Shooting Wildflowers in Borrego Springs

by Mar 30, 20190 comments


had to stop and get a photo

I was curious how long the flowers would last, and how they had changed in the last two weeks, in Borrego Springs. So I took another ride out there last week to check things out.

Today I’ll review how I like to approach taking photos at a location like Borrego Springs. I’m looking for a combination of overall shots, that give you an impression of the experience of being there, supported by closer details shots.  Arriving early has some benefits. The angle of the light is great and you can catch some popular locations without people in them yet. Depending on where you are shooting the mountains can block a lot of the sunrise and sunset lighting. So if you want to do specific kinds of shot here you will have to do some research.

I hadn’t planned on stopping for the sculptures today, but my favorite serpent was glowing in the morning light. The sculpture was really standing out against the dark mountains behind it. Of course we had to stop and get a photo. I positioned a bush under his chin to hid the thick pole that supports his head. You could photoshop out the pole but that is more post processing work I’d rather not do unless I have to.

There are over 130 metal sculptures around Borrego Springs by artist Ricardo Breceda. It makes a nice day trip to drive around Borrego and find all the sculptures. You can get a map with their locations from the Anza-Borrego Desert Natural History Association visitor center (near Christmas circle).

I tried to get a shot of the whole length of the serpent, but at this time of day that shot is less successful. I am shooting almost directly into the sun. I tried some post processing but am not happy with this image. For me, the serpent looks unnatural and its starting to feel fake. You can see the head support pole in this image that I managed to hid in the first shot.

The lower morning light was creating a perfect backlit effect on some of the flowers and plants. I really like how this looks. It isn’t how we usually see flowers, or even think of them. The light coming through the petals shows details that we might normally miss like texture and overlapping petals.

Some of the petals have texture that shows best when back or side lit. Cactus thorns catch the light and make the plant look like it is glowing. That is one of my favorite effects.

Another popular technique I like to use when photographing is to capture the whole scene, then do a medium shot and then a detail shot. Here I’ve gone extreme with the detail shot. I actually placed my camera on the ground to get eye level with these little yellow plants that were covering the desert floor in this area. They created beautiful patches of yellow all over.

Here’s the same technique with an ocotillo. I find this one of the hardest plants to get a good photo of. I’m pretty happy with these three shots. Notice that the scale between the wide, medium and details shot changes with the subject matter.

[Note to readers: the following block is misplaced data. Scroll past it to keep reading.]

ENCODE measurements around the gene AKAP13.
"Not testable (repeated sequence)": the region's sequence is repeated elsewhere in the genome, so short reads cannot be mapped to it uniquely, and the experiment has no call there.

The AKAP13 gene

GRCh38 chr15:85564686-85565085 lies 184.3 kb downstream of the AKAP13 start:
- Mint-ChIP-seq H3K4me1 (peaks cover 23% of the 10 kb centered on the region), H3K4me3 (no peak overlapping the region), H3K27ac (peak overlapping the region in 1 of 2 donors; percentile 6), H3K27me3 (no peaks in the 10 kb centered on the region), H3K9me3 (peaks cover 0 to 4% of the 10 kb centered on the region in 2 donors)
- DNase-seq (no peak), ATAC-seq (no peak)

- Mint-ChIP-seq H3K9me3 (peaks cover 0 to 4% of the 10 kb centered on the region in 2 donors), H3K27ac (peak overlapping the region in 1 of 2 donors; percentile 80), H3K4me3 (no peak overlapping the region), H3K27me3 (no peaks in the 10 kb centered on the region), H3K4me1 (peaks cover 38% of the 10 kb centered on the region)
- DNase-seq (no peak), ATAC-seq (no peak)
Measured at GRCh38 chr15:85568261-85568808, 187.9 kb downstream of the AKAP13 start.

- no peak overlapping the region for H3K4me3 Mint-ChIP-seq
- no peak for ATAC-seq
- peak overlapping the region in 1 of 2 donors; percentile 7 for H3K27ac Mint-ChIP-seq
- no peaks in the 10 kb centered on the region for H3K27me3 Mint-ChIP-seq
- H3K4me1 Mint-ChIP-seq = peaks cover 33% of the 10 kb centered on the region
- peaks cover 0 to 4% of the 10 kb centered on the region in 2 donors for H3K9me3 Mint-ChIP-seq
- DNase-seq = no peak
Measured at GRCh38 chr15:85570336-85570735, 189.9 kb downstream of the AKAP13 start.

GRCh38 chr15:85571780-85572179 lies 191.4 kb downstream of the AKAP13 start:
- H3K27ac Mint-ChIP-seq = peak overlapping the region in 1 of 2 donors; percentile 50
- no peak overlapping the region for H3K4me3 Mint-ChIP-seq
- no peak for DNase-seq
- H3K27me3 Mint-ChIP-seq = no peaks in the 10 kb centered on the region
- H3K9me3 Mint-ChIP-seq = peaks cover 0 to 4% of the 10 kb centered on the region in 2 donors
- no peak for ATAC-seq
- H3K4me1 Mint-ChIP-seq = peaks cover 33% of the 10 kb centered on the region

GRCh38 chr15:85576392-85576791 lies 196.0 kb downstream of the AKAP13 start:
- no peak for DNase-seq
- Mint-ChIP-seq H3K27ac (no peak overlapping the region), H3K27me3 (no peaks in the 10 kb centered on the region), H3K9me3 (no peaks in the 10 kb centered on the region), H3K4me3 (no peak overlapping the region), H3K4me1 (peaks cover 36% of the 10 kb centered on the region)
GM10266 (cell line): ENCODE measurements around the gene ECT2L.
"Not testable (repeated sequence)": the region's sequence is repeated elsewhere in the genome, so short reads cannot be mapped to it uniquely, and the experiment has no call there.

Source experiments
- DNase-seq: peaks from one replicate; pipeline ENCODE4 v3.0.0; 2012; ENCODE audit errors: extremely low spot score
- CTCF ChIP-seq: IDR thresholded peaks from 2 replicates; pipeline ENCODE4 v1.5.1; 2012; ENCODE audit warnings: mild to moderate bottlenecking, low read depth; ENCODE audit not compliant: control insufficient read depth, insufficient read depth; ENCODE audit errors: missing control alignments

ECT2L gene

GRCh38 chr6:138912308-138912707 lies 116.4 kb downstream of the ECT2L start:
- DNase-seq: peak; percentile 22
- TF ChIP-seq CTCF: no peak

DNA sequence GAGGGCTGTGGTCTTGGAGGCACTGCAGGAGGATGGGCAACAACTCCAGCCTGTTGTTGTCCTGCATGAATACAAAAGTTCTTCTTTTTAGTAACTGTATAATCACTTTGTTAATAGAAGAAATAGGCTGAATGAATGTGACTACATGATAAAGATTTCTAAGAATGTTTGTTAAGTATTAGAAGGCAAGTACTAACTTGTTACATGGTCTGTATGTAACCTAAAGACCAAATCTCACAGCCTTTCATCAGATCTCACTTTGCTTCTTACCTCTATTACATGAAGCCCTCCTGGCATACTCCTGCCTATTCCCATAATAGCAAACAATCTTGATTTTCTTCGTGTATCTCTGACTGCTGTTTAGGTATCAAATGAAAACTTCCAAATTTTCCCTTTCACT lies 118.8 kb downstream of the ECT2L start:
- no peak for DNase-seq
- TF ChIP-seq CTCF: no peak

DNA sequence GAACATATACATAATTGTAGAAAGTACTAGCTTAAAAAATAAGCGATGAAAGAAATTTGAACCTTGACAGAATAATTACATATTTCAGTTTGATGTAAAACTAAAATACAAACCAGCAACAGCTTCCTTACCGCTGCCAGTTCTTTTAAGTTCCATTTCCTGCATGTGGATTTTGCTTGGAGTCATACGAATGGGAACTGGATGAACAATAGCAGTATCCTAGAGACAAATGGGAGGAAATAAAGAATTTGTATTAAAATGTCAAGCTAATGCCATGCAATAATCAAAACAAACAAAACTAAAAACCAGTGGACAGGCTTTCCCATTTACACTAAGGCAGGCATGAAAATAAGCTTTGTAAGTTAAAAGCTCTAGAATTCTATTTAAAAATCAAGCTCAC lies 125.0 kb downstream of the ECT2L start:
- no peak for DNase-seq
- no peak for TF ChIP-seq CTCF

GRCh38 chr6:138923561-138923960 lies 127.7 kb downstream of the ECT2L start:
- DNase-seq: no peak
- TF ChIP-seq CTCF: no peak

In these five shots I’m trying to show the variety of what we are seeing in an area, so I’ve positioned myself to have a flower or grouping in the foreground, and a hint or view of the overall scene in the background. I like these shots for telling the whole story with one photo of the location we are looking at.

This shot shows a man in the background reading trail signage — giving the viewer even more information about the area. We are in a desert wilderness space with a trail.

Normally you can’t tell the whole story in one shot. I love detail shots that help flesh out the story. I often have a collection of small shots at the end of a story to show what else was around to see.

There were White-lined Sphinx Moth caterpillars all over the place. The caterpillars have a distinctive orange horn on their heads. They show up right after the flowers get into full bloom every year. And they are hungry guys — sometimes you can see whole areas that are stripped of flowers and leaves.

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Make your own footprints…

These resources can help you plan your own trip

Get a membership at the Anza-Borrego Desert Natural History Association to get their newsletter and activity schedule. I’m a huge fan of their newsletter and programs (lectures, hikes and tours). You can download the latest flower reports here.

Check out this website with a full description and history of the Ricardo Breceda’s sculptures and maps you can download here. There is more to do in Borrego Springs than look at the flowers. Check out the Chamber of Commerce website for more ideas.

Enjoy the journey!

Karin H Wilson

Karin H Wilson

Artist | Designer | Photographer | Traveler | Storyteller

I am Karin and I just love to share a good story — preferably with snacks! I’m particularly interested in capturing the world’s beauty and wonder in photographs.

Recently I created Photos for Artists, packs of images for artists to use in their collage and art projects. You can find a detailed description and photos on my Footprints and Photos Etsy store.

Besides my blog, Footprints & Stories, you can also find my images on Zazzle products. I have two stores — one with Gifts for Travelers and Nature Lovers, the other with Gifts for Gardeners and Lovers of Flowers. Items include notecards, wedding invitations, tote bags, mugs, journals and more. Every product is backed by the Zazzle guarantee.

Please use the links provided as it helps me buy better snacks (and funds the website)!